Business

Capital Machinery Imports: Govt backtracks on slapping advance tax

Tk 5,23,190cr budget passed in JS

Staff Correspondent
Entrepreneurs will not be required to pay Advance Tax on import of capital machinery and spare parts this fiscal year, as the government has backtracked on its move to levy the indirect tax on such import to facilitate industrialisation.
In the proposed budget for fiscal 2019-20, the government sought to slap 5 percent Advance Tax (AT) on import under the new Value Added Tax (VAT) to widen the VAT net and curb scope for money laundering through trade mis-invoicing.
The proposal for imposing AT raised concerns among businesses that it would push up operational costs of businesses, particularly for domestic market-oriented industries, as import of raw materials by export-oriented factories is now out of the purview of AT.
And finally, in his closing speech on the budget on Saturday, Finance Minister AHM Mustafa Kamal proposed AT exemption on import of capital machinery and spare parts, and machinery and other materials for power plants to encourage investment.
“We welcome the withdrawal and [are] thankful [to the government] for accepting part of our proposal for the manufacturing sector,” said Sheikh F Fahim, president of the Federation of Bangladesh Chambers of Commerce and Industry (FBCCI).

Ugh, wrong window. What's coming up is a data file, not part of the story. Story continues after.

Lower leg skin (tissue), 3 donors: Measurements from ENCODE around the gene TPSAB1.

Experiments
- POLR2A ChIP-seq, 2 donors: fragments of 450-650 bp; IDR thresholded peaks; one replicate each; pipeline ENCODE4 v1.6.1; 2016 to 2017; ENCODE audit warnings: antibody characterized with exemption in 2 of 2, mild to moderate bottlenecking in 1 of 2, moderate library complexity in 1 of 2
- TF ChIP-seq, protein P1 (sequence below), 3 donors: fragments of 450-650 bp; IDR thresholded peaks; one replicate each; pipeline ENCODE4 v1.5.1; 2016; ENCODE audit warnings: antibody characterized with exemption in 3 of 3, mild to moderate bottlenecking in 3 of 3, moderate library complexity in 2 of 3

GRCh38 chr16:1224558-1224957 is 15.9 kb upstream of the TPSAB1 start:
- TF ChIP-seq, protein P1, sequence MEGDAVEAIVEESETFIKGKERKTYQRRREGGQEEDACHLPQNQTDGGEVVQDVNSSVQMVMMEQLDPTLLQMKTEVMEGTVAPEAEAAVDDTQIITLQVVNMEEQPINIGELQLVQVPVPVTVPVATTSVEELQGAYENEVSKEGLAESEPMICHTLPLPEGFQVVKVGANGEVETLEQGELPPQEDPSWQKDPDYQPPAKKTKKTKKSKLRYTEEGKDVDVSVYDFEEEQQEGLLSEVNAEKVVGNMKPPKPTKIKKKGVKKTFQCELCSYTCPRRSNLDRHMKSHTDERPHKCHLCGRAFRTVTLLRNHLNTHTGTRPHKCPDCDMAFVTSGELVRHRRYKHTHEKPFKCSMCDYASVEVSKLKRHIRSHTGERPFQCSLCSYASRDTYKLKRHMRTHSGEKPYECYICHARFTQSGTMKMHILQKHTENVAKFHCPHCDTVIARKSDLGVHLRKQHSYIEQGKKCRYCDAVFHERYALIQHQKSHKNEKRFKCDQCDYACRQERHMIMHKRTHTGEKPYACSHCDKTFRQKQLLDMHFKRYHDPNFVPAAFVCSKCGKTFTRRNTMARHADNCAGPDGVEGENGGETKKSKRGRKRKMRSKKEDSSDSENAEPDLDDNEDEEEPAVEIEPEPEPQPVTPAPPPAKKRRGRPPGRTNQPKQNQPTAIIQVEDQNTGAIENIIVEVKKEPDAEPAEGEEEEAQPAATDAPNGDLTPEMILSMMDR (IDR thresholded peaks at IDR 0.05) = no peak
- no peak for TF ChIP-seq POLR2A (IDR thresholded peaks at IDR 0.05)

The FBCCI had earlier also demanded withdrawal of AT on import of industrial raw materials.
The government has also retreated from its initial plan to massively hike VAT on steel rod amid entrepreneurs’ concerns that the spike would lead to price spiral of the material, affecting the construction sector and the burgeoning steel industry.
The National Board of Revenue (NBR) initially proposed imposing Tk 2,000 as specific VAT on each tonne of steel rod for fiscal 2019-20, seeking to increase the indirect tax on the construction material by up to four times that in the outgoing fiscal year.
However, during the passage of the tax measures on Saturday, the specific VAT on rod was reduced by up to 50 percent from the proposed rates.
For example, VAT on mild steel rod made from scrap was reduced to Tk 1,200 each tonne from proposed Tk 2,000 for this fiscal year.
Besides, VAT on ingot made from locally collected meltable scrap was slashed to Tk 1,000 from proposed Tk 2,000. VAT on rod made from billet was also cut by half.
Despite the reduction, overall incidence of VAT on rod has increased as the new rates are double the amount of VAT collected from users for each tonne of the key construction material in the outgoing fiscal year, according to NBR documents.
Industry operators say rod prices may go up because of the new rates.
Tapan Sengupta, executive director of the BSRM, a leading steel manufacturer in the country, said millers will have to bear AT on import of raw materials for making steel and pay tax at source apart from the increased VAT.
As a result, operational cost of mills will increase, and it will have an impact on prices of rod, he added.

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